Tanzina Vega: So one year into the pandemic, how's your pod holding up?
Speaker 2: It's kind of like Russian roulette. So far so good, but you never know.
Tanzina: Early in the pandemic, many of us formed bubbles or pods, small groups of people we decided to stick with through COVID to share risks but also the benefits of continued human interaction and vital support. But as we enter into a second year of the pandemic, this time with the possibility of vaccinations, people are faced with new questions about what's safe for their pods and what rules to follow. Here's how your pods are faring.
Speaker 3: This is [unintelligible 00:00:46] I'm calling from the East Bay. My wife and I have been in a pandemic pod with a family that we're good friends with. We have had about two people in the pod have been vaccinated. I myself, I'm recovering from coronavirus and it's been a little tricky because anytime somebody either has a work-related thing where they have to break their pod or a family member comes to visit, we all go into these quarantines. It's working out. It's nice to have some people to connect with, without having to be quite so scared.
Speaker 3: My family has been in a pandemic pod with my parents and my in-laws since March. However, we are currently experiencing record weather here in Texas and because most of our community is without electricity or water, we've had people in our home that we haven't been able to see in such a long time. It seems like a trade off that was worth it.
Deborah: My name is Deborah and I'm from Salem, Oregon. I have my sister, her husband, our 92 year old mom and my husband in our little bubble. It hasn't changed since March 26, 2020, which was the last time we saw our daughter and grand kids. I drove an hour each way to see them once or twice a week and volunteered at their private school. I am so sad some days, it's unbearable. But we have our family and we try to make the most of it.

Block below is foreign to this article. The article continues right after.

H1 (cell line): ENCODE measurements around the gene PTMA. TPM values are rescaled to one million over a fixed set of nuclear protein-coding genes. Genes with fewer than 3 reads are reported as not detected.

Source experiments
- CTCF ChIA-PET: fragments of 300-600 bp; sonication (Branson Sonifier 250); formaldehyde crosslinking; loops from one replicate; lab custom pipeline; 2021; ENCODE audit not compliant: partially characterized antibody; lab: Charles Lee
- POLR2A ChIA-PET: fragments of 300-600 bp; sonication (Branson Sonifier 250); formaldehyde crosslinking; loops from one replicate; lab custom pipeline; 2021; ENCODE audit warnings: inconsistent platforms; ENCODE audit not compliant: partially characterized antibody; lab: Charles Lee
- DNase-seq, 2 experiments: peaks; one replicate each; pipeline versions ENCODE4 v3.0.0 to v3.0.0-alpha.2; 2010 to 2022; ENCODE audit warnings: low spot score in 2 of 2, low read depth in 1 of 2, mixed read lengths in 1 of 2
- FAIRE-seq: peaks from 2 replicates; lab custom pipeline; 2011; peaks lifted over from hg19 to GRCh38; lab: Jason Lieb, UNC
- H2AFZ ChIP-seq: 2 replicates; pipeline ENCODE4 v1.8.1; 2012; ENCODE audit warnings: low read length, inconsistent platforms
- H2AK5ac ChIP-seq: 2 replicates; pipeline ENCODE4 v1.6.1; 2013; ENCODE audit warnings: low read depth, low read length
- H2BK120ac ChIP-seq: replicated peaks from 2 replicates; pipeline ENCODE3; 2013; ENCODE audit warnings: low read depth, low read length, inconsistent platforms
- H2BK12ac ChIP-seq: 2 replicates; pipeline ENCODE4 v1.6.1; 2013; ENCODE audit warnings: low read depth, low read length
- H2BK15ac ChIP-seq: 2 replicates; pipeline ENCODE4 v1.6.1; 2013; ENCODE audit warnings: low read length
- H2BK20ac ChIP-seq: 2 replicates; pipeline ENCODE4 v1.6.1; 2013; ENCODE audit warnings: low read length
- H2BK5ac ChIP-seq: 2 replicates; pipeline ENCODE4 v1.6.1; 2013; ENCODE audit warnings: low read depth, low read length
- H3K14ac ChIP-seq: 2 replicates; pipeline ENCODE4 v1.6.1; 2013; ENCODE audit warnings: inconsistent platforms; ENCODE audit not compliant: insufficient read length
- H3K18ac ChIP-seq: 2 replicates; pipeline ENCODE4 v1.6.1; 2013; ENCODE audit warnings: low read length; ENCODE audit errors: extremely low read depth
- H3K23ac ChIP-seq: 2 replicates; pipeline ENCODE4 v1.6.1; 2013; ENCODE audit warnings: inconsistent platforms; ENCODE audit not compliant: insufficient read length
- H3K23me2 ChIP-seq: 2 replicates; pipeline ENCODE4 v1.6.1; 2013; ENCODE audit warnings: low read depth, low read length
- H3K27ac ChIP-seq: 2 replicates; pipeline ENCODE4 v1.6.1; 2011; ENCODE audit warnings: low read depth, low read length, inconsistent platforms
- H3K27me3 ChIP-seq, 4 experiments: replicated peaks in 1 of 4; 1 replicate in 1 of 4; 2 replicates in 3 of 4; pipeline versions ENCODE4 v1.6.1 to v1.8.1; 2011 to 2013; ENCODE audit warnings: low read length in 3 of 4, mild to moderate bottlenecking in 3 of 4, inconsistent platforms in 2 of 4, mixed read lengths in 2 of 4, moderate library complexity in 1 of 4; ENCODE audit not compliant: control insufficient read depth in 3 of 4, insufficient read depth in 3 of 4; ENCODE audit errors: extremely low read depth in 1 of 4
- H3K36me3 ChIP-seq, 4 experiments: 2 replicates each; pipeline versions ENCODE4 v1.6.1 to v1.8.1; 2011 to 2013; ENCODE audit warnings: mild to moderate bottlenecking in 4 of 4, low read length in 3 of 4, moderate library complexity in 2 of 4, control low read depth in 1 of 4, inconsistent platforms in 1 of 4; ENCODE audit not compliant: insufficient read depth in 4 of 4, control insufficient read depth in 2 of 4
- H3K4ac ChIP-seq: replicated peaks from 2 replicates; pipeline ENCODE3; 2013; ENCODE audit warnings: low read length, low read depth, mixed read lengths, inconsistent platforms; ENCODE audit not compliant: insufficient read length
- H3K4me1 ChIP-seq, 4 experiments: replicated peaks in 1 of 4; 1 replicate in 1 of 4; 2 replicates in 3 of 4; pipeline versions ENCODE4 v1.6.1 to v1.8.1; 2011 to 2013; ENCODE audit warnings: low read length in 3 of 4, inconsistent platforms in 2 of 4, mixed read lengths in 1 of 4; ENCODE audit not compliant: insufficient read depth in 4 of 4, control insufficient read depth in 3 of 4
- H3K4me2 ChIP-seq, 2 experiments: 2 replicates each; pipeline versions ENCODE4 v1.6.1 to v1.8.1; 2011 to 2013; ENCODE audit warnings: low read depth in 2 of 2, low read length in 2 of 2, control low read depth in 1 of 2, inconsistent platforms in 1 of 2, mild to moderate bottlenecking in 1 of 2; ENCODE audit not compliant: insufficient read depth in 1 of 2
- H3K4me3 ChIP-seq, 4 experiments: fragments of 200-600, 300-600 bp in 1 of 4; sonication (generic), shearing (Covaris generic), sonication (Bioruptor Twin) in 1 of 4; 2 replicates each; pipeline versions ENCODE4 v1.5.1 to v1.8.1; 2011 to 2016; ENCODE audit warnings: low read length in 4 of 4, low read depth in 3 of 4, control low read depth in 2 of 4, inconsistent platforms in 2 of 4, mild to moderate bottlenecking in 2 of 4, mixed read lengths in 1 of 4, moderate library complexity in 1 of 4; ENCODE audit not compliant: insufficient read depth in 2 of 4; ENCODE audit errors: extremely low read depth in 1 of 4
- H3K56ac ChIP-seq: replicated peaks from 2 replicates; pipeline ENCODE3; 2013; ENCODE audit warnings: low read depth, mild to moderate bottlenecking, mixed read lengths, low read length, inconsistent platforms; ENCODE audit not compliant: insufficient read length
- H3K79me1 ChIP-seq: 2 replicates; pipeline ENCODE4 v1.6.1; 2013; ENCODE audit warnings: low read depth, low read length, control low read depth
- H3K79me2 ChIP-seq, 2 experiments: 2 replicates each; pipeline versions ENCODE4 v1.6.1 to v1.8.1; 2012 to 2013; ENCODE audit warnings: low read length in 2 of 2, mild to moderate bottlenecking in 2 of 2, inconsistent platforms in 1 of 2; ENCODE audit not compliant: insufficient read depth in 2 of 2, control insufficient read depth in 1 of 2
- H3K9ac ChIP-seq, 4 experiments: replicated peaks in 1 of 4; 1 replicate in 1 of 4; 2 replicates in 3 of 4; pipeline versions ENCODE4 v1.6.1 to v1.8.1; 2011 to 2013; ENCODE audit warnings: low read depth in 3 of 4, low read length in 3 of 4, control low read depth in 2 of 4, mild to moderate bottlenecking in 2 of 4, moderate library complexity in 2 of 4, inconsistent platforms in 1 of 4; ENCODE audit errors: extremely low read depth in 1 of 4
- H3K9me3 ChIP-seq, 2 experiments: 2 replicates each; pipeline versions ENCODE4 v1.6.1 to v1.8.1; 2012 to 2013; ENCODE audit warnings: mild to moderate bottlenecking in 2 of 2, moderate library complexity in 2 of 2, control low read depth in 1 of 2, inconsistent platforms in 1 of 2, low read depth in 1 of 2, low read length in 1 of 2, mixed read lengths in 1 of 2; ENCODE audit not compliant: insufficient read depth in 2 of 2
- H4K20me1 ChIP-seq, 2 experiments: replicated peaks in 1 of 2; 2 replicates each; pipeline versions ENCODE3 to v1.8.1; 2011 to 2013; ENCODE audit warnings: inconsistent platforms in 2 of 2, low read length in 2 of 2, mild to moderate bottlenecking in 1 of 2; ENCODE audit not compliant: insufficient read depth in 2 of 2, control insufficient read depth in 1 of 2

Emily: This is Emily from Clemson, South Carolina. I have shifted from a pandemic bubble to a pandemic funnel. I gather in only small groups of usually three people. My church had already moved to a three person, small group format before the pandemic shutdown. My triad has been a reliable, encouraging support and source of belly laughs as we gathered outside in the warm months and now share more meals at home in the cold season. It's not that my bubble is closed, but that funnel means that I can contact easily anybody that I have sat in a room with. Thanks Takeaway.
Polly: Our bubbles have shifted somewhat. The first few months we utilized virtual meetings and shared cocktails and games this way. During the winter, several friends have done an extraordinary effort to convert outdoor spaces for us to gather. It's all been locked in tandem with checking in, speaking hard truths, and holding each other and ourselves accountable for our broader well being. This is Polly [unintelligible 00:03:19] in Portland, Oregon.
Simon: My name is Simon Stanton. I live in Gilbert, Arizona. My wife and I have kept the same routine. My wife drives a half hour one day a week to shop and clean home for a month and I buy groceries two days a week. We have spent holidays and anniversaries with my mother-in-law and sister-in-law.
Speaker 5: Hello. I walk seven mornings a week. It really has actually given me a good sense of community when there isn't much community to be had right now.
Tom: This is Tom McCarter at Vista, California. We are operating in a pod bubble with family and assuming that everybody is secure and safe, but you never know who they have brushed up against in the course of a day, who might not have been wearing a mask. It's kind of like Russian roulette.
Tanzina: Now we're going to bring in an expert voice to hear how these pods have changed in the past 11 months since COVID-19 reached the United States and how they may change in the coming weeks and months with the rollout of the vaccine. Keri Althoff is an associate professor of epidemiology at Johns Hopkins University. Keri, thanks so much for being with us.
Keri: Thanks for having me.
Tanzina: The idea of pods or bubbles came about in order to prevent transmission. How effective was this as a concept? Let's start there.
Keri: This concept is not new for this pandemic. This concept has been a concept we've studied and understood through infectious disease epidemiology for quite a while. Essentially, what we're doing is we're just closing down our networks so that we reduce the risk of exposure to the virus. We've loved to see people pod up, I think it's been really important, particularly for people who are alone, particularly for kids and families. I think these pods have been really helpful in trying to keep people connected, but in very small ways, so that we don't have large groups gathering
Tanzina: Are there rules in terms of how many people is an ideal number or should we be opening our pods?